I came upon them like something out of a dream: plastic posts on Folsom at Division Street, reflecting in the night and keeping a stretch of bike lane clear that was all-too-frequently blocked by illegally parked cars and trucks.
Was the City finally making an effort to improve a stretch of bike lane that had long been a source of frustration for me and other people who bike in SF? I stopped and took a closer look: #DemandMore the posts said. They were the work of those masked avengers at the SF Municipal Transformation Agency. I should have known better.
Those posts are now gone, and Folsom Street remains a harrowing and less-than-ideal place for people who bike. I live in Western SoMa not far from the temporary installation on Folsom. Every day my partner and I leave our apartment on our bikes we feel the impact of unsafe streets viscerally. Auto traffic speeds to and from freeway onramps and offramps down five lane, one-way streets. Things could be so much better.
I know our members agree with me. Nearly 500 of you responded to our survey, and several dozen have participated in workshops and shown up to outreach meetings as part of our SoMa Member Committee. We want physically protected bike lanes and intersections. We want smart, data-driven enforcement of speed limits. And we wanted them yesterday.
Biking in SoMa—and in every neighborhood across San Francisco—is far from what it could be. If the City doesn’t have a clear vision for what that could look like (and it’s more apparent than ever that they don’t), it’s our job to advance one: concrete medians and planters separating bikes from pedestrians and auto traffic; one-way traffic sewers converted to two-way neighborhood streets; bike and pedestrian signals with lead timing before the green for autos; and bulbouts and raised crosswalks that reduce speeds.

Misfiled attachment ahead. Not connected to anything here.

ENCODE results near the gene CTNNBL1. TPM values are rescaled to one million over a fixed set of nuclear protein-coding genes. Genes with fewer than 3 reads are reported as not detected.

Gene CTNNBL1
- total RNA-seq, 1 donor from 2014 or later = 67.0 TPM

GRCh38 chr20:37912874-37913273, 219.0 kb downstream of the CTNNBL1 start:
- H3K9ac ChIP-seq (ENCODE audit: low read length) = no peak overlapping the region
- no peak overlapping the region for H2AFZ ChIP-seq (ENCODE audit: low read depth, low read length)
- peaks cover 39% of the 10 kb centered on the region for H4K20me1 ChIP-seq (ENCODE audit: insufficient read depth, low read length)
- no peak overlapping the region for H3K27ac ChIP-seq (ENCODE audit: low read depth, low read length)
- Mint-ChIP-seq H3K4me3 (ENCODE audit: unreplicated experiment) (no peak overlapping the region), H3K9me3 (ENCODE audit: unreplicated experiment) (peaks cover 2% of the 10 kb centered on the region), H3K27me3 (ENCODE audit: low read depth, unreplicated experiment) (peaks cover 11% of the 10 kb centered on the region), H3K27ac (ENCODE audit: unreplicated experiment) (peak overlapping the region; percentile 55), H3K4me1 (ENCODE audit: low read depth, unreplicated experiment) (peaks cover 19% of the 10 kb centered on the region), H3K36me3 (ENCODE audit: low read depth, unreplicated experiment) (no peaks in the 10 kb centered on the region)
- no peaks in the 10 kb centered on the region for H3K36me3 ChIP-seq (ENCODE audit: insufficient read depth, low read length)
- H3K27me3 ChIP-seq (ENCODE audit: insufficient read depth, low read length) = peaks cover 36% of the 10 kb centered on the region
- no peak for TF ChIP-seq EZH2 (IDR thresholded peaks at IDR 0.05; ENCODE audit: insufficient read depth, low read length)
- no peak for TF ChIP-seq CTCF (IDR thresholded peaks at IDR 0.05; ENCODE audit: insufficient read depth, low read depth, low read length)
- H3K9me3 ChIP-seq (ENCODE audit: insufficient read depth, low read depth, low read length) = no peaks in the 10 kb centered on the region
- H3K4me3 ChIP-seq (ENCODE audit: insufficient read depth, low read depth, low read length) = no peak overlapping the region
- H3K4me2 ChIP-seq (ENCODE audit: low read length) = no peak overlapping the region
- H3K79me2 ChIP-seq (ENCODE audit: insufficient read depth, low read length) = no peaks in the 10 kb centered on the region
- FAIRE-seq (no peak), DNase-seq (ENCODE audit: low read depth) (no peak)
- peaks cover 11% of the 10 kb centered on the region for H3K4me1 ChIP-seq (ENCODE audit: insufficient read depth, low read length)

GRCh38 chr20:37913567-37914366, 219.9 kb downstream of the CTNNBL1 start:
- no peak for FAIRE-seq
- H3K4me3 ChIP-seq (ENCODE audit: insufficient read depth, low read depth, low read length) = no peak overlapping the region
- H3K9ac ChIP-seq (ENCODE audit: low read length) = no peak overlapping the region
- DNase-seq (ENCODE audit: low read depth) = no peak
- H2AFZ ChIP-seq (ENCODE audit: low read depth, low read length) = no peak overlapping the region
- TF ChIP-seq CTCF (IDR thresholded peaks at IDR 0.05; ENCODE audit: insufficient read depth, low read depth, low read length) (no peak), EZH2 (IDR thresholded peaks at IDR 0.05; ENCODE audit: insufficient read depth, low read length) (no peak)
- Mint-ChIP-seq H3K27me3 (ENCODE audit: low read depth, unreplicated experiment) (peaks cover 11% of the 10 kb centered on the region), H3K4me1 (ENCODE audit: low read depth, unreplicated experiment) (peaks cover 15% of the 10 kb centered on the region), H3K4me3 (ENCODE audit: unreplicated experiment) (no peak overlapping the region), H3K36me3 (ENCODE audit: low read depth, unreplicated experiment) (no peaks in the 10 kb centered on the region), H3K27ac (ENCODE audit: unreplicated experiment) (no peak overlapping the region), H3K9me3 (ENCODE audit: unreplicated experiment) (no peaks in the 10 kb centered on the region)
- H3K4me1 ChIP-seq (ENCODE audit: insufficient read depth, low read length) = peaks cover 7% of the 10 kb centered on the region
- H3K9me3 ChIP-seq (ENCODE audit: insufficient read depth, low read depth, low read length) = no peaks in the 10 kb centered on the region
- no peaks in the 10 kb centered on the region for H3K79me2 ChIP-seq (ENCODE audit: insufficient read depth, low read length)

These aren’t fantasies. They are proven treatments that save lives and encourage more people to bike. And they are being installed on streets in other American cities at a rate that should embarrass our City government.
So far in this job I have heard a lot of excuses from City leaders about why they can’t deliver projects faster. One of them is always resources. While the culture of delay that pervades City agencies should never be permitted, it’s true that construction projects like those I just described cost money. We need to take that excuse away from them.
That’s why the SF Bicycle Coalition is working so hard to pass Propositions J&K. It’s always an uphill battle when you ask people to raise taxes, but Propositions J&K would enact a modest, ¾-cent sales tax increase that would bring real improvements to the lives of San Franciscans for decades to come. In addition to crucial funding for homeless services such as new navigation centers and real housing solutions, Propositions J&K would guarantee funding for affordable access to Muni, street repaving and over $10 million a year for the kind of complete street projects that San Franciscans are demanding for our neighborhoods. If you can help us make the case to your friends and neighbors in the last week before Election Day, please sign up to volunteer today.
We have a vision for a real network of protected bike lanes across our city. We have the passion and commitment of our members behind it, and we need that enthusiasm to show up to the polls next week. Beyond Nov. 8, the SF Bicycle Coalition will continue to show up, day after day, and fight for a city where we don’t need ordinary individuals taking matters into their own hands out of frustration in the face of delay and inaction.
In the meantime, and until our vision is fully realized, I will share this note of gratitude to the anonymous folks behind SFMTrA: thank you for the temporary sanity you are bringing to our streets. It is helping build the urgent case for permanent solutions.